Saturday, April 23, 2005

Jury Duty

I went to the Superior Courthouse today in downtown Los Angeles to report for Jury Duty. I was going to be asked to serve on a case that would take no more than seven days to complete. That could have been a single day, it could have been seven. Requesting a postponement of your jury service is much easier than than you think. In fact, it's civilized. They say, "You may have something important going on at work. You may have a sick child at home. If you think these things are important, so do we." The only requirement was to complete my service within three months. I merely filled out a piece of paper, picked a very good week for me to go, signed the paper and walked out. Really, I do appreciate that.

When I returned to the office later that morning, my coworker said, "that's the nice thing about being a foreigner, no jury duty."

I said, merely throwing him the straight line, "Service on a jury is an honor and a privilege."

Says the coworker, "I meant, it's a bad thing."

Sunday, April 10, 2005

Treo 600

I finally replaced my Nokia POS and said Goodbye to Cingular.

I purchased a Treo 600 and signed up with T-mobile.

The pros:
  • Really easy to use. Everything looks familiar, and if it's not familiar, it's intuitive.
  • I like the camera, even if it is mediocre resolution (640x480).
  • Software that lets me check plane schedules and phone numbers. Perfect.
  • Speakerphone rocks!
The cons:
  • The traditional speaker is mediocre. The reception is crackly, and we live on the 11th floor with an unfettered view. The T-mobile representative said that they're working on a tower two miles away, and that might be the reason why there's trouble. I hope it gets better, cause that's trouble.
  • Can't play Sim City anymore.
Also, note that Palm (or PalmOne, whatever) has released a PalmOS Developer Suite, which rocks! It's based upon Eclipse and Eclipse CDT and Cygwin. Everything is self-contained (it even comes with a JVM.) I wish that were available five years ago.

By the way, if you already have Cygwin running on your machine and you want to use the PalmOS Developer Suite, read the instructions about Cygwin installations. No, really, otherwise it sucks!


Why was I afraid of XSLT? It is the easist thing ever!

Papers on Language Evolution

These past two weeks I've read two fantastic papers on language evolution: the first was written in 1998, and is really phenomenal: Growing a Language, by Guy Steele of Sun Microsystems, followed by Rules of thumb for the design of C++0x [pdf] [html], by Bjarne Stroustrup, now at Texas A&M. I was given the second paper to read, I can't find a link on the net just yet.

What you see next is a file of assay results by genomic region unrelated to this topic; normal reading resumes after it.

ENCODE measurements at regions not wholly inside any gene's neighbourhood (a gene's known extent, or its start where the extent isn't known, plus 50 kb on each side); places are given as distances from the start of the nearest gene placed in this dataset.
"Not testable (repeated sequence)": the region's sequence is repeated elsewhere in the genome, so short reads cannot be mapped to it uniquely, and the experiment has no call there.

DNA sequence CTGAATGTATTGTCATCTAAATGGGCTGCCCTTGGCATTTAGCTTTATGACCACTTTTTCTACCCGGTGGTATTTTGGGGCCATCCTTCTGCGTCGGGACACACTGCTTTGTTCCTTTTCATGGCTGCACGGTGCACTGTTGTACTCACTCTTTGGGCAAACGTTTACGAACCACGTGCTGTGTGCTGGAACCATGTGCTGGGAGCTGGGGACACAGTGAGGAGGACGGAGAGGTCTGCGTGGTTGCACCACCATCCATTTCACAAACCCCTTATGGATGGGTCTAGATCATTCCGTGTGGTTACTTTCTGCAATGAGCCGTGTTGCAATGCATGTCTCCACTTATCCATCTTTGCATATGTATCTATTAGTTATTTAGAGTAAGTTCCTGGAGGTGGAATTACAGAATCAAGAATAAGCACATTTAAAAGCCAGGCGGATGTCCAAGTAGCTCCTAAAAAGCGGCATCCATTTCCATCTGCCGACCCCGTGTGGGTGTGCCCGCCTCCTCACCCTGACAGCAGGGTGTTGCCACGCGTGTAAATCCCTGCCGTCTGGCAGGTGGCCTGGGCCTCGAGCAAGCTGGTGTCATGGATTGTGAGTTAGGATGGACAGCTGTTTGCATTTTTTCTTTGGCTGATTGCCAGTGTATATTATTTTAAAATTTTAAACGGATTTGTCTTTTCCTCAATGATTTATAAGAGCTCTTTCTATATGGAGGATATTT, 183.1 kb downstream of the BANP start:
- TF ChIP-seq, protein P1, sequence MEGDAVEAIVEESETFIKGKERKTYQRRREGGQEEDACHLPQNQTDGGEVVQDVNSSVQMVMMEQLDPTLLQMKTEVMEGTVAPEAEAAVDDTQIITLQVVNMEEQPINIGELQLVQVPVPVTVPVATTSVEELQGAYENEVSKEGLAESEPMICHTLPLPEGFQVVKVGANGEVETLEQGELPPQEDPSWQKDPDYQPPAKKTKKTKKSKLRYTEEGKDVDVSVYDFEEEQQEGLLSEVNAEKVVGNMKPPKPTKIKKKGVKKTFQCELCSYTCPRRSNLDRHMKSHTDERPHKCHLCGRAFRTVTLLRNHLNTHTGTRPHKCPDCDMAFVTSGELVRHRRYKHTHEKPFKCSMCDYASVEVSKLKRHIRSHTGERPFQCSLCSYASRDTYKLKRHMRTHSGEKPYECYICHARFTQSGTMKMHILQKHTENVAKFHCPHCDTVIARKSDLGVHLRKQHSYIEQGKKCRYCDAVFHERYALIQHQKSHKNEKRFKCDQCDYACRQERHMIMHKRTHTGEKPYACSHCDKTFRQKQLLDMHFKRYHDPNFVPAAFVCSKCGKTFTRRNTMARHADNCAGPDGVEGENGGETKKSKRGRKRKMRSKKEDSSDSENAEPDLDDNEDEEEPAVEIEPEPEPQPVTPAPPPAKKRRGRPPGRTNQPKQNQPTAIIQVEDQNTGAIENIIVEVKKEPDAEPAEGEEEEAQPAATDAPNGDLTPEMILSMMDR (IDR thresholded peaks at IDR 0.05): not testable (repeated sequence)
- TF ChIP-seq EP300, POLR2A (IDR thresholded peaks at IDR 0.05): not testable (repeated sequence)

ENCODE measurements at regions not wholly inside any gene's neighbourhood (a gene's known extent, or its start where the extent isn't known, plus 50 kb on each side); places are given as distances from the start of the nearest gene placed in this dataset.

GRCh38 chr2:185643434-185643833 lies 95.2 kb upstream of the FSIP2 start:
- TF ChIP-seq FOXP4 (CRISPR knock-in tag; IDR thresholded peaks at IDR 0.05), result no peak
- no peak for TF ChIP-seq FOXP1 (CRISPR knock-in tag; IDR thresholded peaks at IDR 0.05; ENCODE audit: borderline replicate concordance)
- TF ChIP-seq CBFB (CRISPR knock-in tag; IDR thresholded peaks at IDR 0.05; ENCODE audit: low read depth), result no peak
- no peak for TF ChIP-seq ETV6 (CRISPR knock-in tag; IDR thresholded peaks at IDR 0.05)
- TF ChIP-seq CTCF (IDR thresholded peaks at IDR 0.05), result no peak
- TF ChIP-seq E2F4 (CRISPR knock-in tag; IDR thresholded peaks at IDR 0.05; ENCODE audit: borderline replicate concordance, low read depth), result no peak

Both papers emphasised the importance of library growth over rapid language evolution. Guy Steele mentioned three things which he wanted to see added to Java: generic types, operator overloading, and lightweight user-defined types. The rest could come from libraries initiated by the user community. Bjarne Stroustrup said "Not every library should be a standard."

The thing which I really wanted to mention was a section written by Bjarne in a section called
"Experts and Novices":

C++ has drifted towards becoming an "expert-friendly" language. In a gathering [...] of experts, it is hard to build a consensus (or even interest) for something that "just" helps novices. The general opinion (in such a gathering) is typically that the best we can do for novice is helping them to become experts. But it takes time to become an(sic) expert and most people need to be reasonably productive during the time it takes.
That hit me as a trend I noticed in my work. I don't write languages, but I have had the occasion to write material which someone else needed an expert knowledge to understand. This is not uncommon, of course. All too often we find languages, libraries and tools which tend to require more of our understanding than we reasonably would expect to give.

I don't have a nice conclusion, just some jumbly thoughts.

West Wing Season 6 Finale

OK, the season is finally over. There were a couple of great episodes. The Josh/Toby fight was much, much more effective than I expected. The president lying on the bathroom floor having a petulant fit was superb. Also, did I miss something, or hadn't I seen a preview where Toby had given his notice? I must have missed that one.

On the flip-side, CJ as Chief of Staff is unbelievable, as in "not believable", and why would Santos choose Leo McGarry as a Vice Presidential candidate? Truth is, Leo apparently has the background. The first result from Google for Leo McGarry brings up this page, which mentions that not only was he the Secretary of Labor and a political powerhouse, but he commands $40,000 on the lecture circuit. So, maybe he wasn't such a bad pick after all. Then I wish they could have reminded us of these facts. Why should I have to go scouring for that information? It's been a while, guys.

Really, what fundamentally disappointed about the finale was how evident it was that it wasn't written by Aaron Sorkin. Readers of gave the show an 'A', and maybe I'm comparing it to past season finales, but an 'A' for what? For twists and turns? The speech wasn't that great. As an opera, the episode played well, but I guess I'm still looking for those moments such as the one where the President Bartlett gives God a piece of his mind and he looked like he might actually get a quick shot. I'll still watch the show, but with much lower expectations. Yeah, right.